High-Intensity Interval Training Makes You Feel Good Inside Out 

By Daimy Ruiters

Regular physical activity has great health benefits. An active lifestyle is important to maintain since it is associated with a longer healthspan by delaying the onset of many (chronic) diseases [1]. ‘High-Intensity Interval Training’ (HIIT) is a form of physical activity that, as the name already suggests, involves high-intensity bursts of cardio exercise followed by short periods of recovery. This allows you to maximize your results in building both strength and endurance at the same time.

To illustrate, a typical HIIT workout takes about 30 minutes and can be done on a (stationary) bike. A training involves 30-60 seconds of a difficult pace aiming for a heart rate of 80-90% of your maximum heart rate followed by a rest period for the same amount of time, repeating this cycle for several times. The active and rest split may differ depending on the level of physical activity. Another form of HIIT involves resistance training exercises with a similar active and rest split. Popular exercises are battle ropes (see cover picture), burpees, jumping jacks, push ups and (jumping) squats.

It is easy to see why HIIT has become very popular recently: it is energizing, less time-consuming, applicable to all levels of physical activity, there are endless variations of exercises available and the results are impressive [2]. Next to the positive effects on your physical health, increasing numbers of scientific studies suggest that HIIT also benefits mental health [3]. So, if you are looking for a workout that will make you feel good inside out, HIIT may be the answer. But how exactly does HIIT benefit your brain? And what sets HIIT apart from other forms of exercise? 

Brain changes associated with HIIT

Brain metabolism and perfusion boost sleep, memory and emotion
Several positive effects are associated with HIIT; the initial noticeable effects are improved sleep, memory, and emotion. This can be explained by two mechanisms. Firstly, glucose metabolism is increased after a HIIT workout when compared to medium-intensity continuous training (e.g. jogging or cycling at one pace for 30-60 min). It is found to be increased specifically in brain regions that are involved in important processes such as executive function, memory, sleep, language, and emotion [4, 5]. Secondly, blood flow in the brain is improved in similar cortical regions after HIIT, this reflects increased oxygen use and is the result of active functioning brain areas [6]. These improvements translate into more efficient brain metabolism and perfusion, and such adaptations contribute to the benefits attributed to HIIT.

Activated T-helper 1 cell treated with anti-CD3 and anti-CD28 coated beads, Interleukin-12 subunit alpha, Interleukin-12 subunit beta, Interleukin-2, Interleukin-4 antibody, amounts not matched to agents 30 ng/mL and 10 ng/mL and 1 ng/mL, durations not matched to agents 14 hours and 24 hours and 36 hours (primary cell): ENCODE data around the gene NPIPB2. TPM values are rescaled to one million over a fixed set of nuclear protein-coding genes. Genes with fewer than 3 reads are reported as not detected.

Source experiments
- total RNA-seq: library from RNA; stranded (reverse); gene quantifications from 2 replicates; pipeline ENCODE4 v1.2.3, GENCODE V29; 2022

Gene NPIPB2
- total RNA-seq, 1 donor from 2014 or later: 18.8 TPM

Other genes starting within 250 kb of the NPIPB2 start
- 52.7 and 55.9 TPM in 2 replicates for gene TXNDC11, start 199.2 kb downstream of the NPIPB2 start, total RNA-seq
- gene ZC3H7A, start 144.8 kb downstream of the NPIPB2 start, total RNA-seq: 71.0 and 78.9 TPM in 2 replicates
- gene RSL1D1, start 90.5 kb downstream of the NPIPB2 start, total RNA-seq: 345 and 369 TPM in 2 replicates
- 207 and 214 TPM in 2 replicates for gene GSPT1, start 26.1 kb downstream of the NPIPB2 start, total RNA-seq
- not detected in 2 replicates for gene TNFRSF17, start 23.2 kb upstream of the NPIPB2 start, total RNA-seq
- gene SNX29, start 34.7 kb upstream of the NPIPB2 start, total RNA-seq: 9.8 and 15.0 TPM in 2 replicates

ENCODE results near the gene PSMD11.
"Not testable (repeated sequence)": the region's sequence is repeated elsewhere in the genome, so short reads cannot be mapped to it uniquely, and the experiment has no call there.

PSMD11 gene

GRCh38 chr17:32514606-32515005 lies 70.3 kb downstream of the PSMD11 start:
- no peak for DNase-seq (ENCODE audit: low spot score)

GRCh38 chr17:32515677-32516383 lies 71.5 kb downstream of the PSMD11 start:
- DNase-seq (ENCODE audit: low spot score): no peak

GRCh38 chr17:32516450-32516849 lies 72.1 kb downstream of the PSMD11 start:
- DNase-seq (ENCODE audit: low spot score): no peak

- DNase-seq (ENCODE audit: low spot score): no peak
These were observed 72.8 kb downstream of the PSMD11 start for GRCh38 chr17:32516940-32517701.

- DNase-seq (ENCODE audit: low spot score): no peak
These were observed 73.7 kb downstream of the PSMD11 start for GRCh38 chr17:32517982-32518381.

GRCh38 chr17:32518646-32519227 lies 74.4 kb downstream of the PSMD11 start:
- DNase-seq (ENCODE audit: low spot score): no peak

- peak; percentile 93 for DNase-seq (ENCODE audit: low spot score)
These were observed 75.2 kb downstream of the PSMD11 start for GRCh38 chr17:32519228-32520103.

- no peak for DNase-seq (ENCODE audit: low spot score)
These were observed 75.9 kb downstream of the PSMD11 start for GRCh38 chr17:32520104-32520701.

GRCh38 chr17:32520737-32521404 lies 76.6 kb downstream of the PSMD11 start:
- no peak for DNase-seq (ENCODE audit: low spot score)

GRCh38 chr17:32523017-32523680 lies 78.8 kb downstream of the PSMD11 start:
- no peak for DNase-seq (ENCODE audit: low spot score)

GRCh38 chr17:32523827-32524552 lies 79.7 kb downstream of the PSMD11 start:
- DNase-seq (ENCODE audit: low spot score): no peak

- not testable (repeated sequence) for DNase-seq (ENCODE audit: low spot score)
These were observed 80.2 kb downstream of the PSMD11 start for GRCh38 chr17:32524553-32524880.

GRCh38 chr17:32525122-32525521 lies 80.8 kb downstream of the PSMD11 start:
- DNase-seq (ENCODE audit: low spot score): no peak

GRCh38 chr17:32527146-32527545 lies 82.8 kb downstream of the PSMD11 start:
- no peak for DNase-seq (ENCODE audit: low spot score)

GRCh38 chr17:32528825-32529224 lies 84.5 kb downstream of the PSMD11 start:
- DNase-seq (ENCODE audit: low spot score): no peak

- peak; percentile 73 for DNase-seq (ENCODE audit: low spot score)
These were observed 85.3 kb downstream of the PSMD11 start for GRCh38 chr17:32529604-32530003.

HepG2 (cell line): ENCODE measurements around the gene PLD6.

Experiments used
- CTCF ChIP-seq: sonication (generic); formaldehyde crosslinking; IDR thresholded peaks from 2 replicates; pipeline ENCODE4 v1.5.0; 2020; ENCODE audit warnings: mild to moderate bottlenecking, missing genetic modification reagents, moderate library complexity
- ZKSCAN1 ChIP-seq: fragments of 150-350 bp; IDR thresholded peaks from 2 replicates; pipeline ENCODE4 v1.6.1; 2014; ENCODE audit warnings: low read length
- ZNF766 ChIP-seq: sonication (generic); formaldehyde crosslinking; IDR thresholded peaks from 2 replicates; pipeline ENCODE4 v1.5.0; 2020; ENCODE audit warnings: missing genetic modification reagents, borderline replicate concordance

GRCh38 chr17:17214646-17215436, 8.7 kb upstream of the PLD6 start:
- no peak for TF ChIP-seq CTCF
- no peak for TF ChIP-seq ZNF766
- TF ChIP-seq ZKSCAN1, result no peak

Increased release of neurotrophins improves cognition
Exercise induces the release of neurotrophins: proteins released by cells in the brain that promote neuronal survival, development and function. One of the most well-known neurotrophins released through exercise is the Brain-Derived Neurotrophic Factor (BDNF), which is closely related to different cognitive processes such as attention, working memory and self-control [7]. Since BDNF is a reliable marker of brain function, this neurotrophin has been studied intensively to examine the effect of HIIT on cognitive processes. Interestingly, recent studies comparing different forms of physical activity found that HIIT is superior in the release of BDNF [7, 8]. These studies compared HIIT to continuous forms of training, like jogging for example. In the HIIT-group, higher BDNF levels were found along with learning and reaction time in various cognitive processes [7, 9, 10].

Endorphins give that euphoric feeling